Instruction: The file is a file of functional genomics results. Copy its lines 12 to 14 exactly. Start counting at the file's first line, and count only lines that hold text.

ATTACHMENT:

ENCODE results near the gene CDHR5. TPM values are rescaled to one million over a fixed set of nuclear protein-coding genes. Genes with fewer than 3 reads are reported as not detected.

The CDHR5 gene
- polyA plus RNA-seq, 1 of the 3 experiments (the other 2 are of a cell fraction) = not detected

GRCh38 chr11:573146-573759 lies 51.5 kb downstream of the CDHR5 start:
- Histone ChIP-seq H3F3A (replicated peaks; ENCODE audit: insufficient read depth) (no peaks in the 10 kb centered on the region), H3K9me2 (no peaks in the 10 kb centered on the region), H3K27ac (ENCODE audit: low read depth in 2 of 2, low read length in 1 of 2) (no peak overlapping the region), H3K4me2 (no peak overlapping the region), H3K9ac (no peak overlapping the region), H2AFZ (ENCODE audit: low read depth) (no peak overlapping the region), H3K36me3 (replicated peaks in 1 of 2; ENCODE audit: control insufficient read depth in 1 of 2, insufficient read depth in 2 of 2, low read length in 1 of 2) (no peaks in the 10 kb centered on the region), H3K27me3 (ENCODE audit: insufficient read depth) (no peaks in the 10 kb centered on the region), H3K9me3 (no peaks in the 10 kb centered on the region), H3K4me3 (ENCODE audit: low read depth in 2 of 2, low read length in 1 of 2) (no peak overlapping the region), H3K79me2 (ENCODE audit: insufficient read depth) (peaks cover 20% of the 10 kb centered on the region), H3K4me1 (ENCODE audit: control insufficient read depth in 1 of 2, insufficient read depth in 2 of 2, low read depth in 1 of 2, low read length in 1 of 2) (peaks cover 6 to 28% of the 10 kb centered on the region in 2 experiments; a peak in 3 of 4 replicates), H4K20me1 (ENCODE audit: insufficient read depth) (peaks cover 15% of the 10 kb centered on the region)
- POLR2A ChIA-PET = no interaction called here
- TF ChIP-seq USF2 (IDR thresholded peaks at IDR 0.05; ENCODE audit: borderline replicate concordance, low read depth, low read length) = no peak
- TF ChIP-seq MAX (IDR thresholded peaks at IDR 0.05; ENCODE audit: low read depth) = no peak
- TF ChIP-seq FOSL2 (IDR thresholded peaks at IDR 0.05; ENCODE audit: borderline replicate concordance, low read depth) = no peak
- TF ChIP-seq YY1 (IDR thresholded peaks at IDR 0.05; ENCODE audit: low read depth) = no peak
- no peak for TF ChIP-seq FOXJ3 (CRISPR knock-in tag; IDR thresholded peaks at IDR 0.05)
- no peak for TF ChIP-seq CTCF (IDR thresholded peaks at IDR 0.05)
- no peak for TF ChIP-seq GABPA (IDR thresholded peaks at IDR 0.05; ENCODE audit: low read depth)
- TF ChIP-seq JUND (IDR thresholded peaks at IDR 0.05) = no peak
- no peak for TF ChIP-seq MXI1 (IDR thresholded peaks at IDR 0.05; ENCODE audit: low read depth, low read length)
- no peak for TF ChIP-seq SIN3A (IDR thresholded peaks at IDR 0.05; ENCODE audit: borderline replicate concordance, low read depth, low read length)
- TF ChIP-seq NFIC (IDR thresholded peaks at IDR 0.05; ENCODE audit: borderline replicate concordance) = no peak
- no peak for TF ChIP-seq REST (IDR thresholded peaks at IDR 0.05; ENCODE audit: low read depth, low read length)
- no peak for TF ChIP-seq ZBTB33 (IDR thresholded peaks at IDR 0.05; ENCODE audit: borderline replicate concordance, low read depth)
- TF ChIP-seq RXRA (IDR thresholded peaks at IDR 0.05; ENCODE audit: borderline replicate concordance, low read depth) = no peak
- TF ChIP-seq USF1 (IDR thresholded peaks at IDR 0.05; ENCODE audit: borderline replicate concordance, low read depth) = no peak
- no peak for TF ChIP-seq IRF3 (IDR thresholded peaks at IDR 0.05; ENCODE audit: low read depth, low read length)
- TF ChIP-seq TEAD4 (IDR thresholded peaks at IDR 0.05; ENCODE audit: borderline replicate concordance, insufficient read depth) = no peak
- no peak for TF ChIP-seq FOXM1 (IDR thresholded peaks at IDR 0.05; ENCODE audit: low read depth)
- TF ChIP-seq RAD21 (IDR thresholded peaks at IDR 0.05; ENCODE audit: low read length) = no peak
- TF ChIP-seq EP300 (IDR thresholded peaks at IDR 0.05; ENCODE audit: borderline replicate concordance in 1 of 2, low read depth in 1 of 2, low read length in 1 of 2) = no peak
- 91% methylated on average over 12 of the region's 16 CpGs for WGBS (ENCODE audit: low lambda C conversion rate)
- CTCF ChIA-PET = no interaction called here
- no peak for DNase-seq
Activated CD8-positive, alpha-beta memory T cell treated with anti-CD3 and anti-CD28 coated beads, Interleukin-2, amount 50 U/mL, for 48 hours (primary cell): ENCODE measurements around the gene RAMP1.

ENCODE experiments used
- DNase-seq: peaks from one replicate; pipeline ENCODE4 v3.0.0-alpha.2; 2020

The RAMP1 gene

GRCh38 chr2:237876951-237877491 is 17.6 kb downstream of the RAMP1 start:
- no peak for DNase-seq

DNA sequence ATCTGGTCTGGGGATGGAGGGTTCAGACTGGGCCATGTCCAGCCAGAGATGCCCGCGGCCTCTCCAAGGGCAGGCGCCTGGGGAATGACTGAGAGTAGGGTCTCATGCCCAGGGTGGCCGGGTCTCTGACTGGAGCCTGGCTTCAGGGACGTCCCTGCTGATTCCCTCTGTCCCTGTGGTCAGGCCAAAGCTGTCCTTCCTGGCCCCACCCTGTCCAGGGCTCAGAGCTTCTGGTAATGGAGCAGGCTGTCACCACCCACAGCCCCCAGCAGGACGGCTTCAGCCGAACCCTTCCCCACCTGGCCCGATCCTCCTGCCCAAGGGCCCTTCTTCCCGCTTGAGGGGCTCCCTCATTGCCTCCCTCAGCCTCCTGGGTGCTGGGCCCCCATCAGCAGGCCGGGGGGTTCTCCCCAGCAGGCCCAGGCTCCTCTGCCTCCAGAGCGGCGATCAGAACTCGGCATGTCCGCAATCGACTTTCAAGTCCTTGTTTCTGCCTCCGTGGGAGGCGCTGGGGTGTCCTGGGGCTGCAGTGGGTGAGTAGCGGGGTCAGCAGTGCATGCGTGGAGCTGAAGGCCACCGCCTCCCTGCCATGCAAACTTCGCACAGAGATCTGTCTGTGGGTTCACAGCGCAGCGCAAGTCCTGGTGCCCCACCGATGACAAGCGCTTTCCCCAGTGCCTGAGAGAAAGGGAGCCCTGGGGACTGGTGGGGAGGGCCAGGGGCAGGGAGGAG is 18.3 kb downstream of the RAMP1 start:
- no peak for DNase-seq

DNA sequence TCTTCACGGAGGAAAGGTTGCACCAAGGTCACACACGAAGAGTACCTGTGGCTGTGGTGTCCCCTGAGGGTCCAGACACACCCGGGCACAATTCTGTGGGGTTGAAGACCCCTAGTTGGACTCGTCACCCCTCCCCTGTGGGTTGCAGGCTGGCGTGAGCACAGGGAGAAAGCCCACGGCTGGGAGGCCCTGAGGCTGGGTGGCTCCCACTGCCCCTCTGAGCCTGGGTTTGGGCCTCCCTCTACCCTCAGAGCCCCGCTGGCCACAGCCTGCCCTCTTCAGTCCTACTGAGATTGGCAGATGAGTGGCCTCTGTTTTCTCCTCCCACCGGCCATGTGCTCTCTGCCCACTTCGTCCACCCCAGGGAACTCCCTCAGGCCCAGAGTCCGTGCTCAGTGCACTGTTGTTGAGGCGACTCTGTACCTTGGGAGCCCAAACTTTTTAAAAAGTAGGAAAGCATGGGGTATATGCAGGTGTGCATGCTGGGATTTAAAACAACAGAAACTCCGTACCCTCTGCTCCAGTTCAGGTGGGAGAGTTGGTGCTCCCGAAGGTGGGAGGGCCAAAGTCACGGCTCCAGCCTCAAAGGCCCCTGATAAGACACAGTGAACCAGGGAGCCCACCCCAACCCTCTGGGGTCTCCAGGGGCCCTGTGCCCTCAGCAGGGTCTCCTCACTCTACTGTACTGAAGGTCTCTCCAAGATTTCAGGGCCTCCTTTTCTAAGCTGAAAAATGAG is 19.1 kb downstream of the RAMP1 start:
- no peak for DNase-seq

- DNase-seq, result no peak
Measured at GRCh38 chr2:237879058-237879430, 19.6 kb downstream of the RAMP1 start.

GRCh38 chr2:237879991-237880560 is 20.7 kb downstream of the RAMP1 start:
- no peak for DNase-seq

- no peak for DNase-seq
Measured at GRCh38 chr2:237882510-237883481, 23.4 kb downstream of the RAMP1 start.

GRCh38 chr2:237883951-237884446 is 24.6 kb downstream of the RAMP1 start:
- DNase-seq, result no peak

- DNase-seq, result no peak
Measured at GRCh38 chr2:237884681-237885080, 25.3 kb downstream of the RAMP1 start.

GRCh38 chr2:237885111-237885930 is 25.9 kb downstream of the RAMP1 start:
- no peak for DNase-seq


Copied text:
- no peak for TF ChIP-seq CTCF (IDR thresholded peaks at IDR 0.05)
- no peak for TF ChIP-seq GABPA (IDR thresholded peaks at IDR 0.05; ENCODE audit: low read depth)
- TF ChIP-seq JUND (IDR thresholded peaks at IDR 0.05) = no peak